“Creative Computing”: An Oxymoron?

“I’d rather do something creative with my life,” he said. The student seated before me was not interested in computer science but had been assigned to my advisee group by mistake. It had been an easy enough mistake to make. He was interested in the CAS program, media studies in particular, not the CS program, and I can still see him there in my office displaying all the telltale marks of creativity: all black clothing, retro tennis shoes, inappropriate piercings, a lively, questioning mind, and a potent distaste for the prospect of a life chained to a terminal. He saw computing as what Frederick Brooks called a “tar pit” whose myriad constraints would stifle his creativity. He was right to forsee constraints, but I wondered why he couldn’t see computing as I see it, as a field that, in Brooks’s words, “gratifies creative longings built deep within us.” (F.P. Brooks, The Mythical Man-Month)

While I believe that this student was likely better suited to his field of choice and I wish him well, I do lament the milieu that led him to conclude that computing is not creative. People tend to believe that media studies is creative and computing isn’t. Art and music are creative; engineering and accounting aren’t. They see “creative computing” and “creative engineering” as oxymorons, and “creative accounting” as much worse. This perception is incomplete at best. Constraints do play a significant role in the so-called “non-creative” fields, but they make appearances in the “creative” fields as well, and they certainly don’t kick the creative life out of any field.

Constraints in the “non-creative” fields are obvious right up front. If the system can’t compile a program, it won’t help the programmer to say “Look, I’m an artist and I want my program to have unbalanced parentheses” any more than it would help an engineer to point out that while the bridge may have collapsed and killed 100 people, it did “look breathtaking when it was still standing,” or an accountant to relabel a fraudulent report as a “creative vision for the future.” Computing and other related fields must honor constraints.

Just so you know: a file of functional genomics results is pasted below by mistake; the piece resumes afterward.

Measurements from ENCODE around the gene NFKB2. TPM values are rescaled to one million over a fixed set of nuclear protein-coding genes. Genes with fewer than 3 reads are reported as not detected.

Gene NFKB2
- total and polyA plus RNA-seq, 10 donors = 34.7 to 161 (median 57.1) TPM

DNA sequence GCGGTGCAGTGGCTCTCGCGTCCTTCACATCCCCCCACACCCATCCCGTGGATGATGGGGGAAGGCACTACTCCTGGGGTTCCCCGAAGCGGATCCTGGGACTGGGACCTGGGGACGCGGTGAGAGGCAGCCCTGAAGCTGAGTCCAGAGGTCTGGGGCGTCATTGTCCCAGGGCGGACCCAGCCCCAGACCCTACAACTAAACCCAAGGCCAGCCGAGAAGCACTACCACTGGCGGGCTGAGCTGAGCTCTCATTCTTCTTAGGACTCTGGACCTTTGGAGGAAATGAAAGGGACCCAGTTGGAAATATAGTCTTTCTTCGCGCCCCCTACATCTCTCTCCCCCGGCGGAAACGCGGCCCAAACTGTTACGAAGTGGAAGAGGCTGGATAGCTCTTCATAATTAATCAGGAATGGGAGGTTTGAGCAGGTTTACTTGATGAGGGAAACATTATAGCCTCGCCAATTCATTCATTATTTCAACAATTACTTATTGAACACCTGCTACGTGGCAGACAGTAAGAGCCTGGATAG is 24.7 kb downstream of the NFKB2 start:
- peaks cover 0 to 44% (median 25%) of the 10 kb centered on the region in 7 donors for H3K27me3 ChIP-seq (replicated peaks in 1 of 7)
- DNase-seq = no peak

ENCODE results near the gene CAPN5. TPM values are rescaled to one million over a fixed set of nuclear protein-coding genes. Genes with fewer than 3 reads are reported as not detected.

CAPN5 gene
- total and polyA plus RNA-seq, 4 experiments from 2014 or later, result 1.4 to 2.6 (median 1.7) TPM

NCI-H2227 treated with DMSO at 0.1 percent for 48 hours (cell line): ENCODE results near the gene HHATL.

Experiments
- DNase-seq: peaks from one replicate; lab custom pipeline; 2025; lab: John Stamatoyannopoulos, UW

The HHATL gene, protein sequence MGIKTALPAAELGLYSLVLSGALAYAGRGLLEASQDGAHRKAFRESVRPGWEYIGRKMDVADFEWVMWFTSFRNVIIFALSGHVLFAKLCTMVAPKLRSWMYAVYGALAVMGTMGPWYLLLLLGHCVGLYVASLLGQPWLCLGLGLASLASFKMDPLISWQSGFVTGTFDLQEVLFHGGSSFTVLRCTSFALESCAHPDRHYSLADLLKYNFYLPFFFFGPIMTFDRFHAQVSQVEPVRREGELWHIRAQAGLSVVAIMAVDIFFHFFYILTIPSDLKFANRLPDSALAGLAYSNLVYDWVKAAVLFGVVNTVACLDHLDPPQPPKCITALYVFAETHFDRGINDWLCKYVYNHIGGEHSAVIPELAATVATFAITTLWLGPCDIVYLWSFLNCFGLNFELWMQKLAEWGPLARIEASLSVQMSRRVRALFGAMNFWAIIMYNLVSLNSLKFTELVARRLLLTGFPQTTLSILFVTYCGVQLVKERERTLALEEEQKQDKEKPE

Don’t assume, however, that the so-called “creative” fields transcend constraints. They don’t. You won’t get far in media production or graphic art without knowing the technical details of your materials and your tools. You won’t stay in a choir very long if you try to convince the tenor section to sing the minor 3rd rather than the major 3rd the final chord on Handel’s Messiah. Every field has its materials and tools that must be mastered, and its realities that must be honored.

While constraints may frustrate, they are the basis upon which we inaugurate new ideas. Mastering them is the essence of creativity. The sooner we see computing, and engineering and accounting, as fields ready to welcome and reward creative people, the sooner we’ll see more quantum leaps of progress akin to those that inspired the information age.

Keith Vander Linden
August, 2007